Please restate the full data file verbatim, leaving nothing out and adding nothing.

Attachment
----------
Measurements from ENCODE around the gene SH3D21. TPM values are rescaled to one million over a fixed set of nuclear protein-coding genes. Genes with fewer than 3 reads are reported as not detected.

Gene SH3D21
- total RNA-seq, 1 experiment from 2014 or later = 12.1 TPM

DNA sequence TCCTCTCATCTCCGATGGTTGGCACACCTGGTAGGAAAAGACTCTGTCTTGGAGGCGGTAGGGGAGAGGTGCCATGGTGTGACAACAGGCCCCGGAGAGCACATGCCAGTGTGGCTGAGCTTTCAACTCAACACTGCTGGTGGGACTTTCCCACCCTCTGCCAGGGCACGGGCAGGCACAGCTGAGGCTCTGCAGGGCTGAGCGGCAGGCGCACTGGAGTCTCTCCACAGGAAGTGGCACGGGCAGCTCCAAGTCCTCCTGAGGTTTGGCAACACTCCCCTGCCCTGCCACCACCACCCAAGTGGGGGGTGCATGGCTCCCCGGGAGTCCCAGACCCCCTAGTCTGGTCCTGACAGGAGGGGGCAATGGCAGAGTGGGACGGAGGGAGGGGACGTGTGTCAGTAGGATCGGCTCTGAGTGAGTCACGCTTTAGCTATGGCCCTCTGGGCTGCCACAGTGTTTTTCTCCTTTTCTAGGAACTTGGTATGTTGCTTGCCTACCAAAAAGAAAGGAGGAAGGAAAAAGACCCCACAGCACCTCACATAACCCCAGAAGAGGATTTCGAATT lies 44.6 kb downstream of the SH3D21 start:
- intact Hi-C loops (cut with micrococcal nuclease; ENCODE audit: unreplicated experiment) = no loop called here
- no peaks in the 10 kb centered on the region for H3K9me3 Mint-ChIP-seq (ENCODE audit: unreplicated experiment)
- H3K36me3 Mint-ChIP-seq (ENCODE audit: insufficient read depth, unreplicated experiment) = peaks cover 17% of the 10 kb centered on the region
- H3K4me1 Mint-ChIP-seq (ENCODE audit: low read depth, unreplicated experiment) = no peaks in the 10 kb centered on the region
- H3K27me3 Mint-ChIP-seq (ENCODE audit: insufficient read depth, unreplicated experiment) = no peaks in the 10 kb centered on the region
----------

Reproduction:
Measurements from ENCODE around the gene SH3D21. TPM values are rescaled to one million over a fixed set of nuclear protein-coding genes. Genes with fewer than 3 reads are reported as not detected.

Gene SH3D21
- total RNA-seq, 1 experiment from 2014 or later = 12.1 TPM

DNA sequence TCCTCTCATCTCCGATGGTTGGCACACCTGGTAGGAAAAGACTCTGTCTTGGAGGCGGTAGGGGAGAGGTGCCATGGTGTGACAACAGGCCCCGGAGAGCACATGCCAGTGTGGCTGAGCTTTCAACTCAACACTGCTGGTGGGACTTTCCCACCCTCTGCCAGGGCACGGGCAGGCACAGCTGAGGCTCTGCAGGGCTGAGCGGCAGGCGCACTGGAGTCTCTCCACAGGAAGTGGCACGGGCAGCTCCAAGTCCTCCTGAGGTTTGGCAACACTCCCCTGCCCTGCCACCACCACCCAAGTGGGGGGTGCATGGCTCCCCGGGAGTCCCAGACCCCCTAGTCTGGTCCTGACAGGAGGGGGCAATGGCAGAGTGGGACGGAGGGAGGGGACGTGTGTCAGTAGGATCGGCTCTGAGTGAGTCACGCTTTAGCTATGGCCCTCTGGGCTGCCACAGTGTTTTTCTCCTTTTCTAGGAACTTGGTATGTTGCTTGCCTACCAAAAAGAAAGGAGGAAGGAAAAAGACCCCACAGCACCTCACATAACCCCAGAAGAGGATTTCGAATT lies 44.6 kb downstream of the SH3D21 start:
- intact Hi-C loops (cut with micrococcal nuclease; ENCODE audit: unreplicated experiment) = no loop called here
- no peaks in the 10 kb centered on the region for H3K9me3 Mint-ChIP-seq (ENCODE audit: unreplicated experiment)
- H3K36me3 Mint-ChIP-seq (ENCODE audit: insufficient read depth, unreplicated experiment) = peaks cover 17% of the 10 kb centered on the region
- H3K4me1 Mint-ChIP-seq (ENCODE audit: low read depth, unreplicated experiment) = no peaks in the 10 kb centered on the region
- H3K27me3 Mint-ChIP-seq (ENCODE audit: insufficient read depth, unreplicated experiment) = no peaks in the 10 kb centered on the region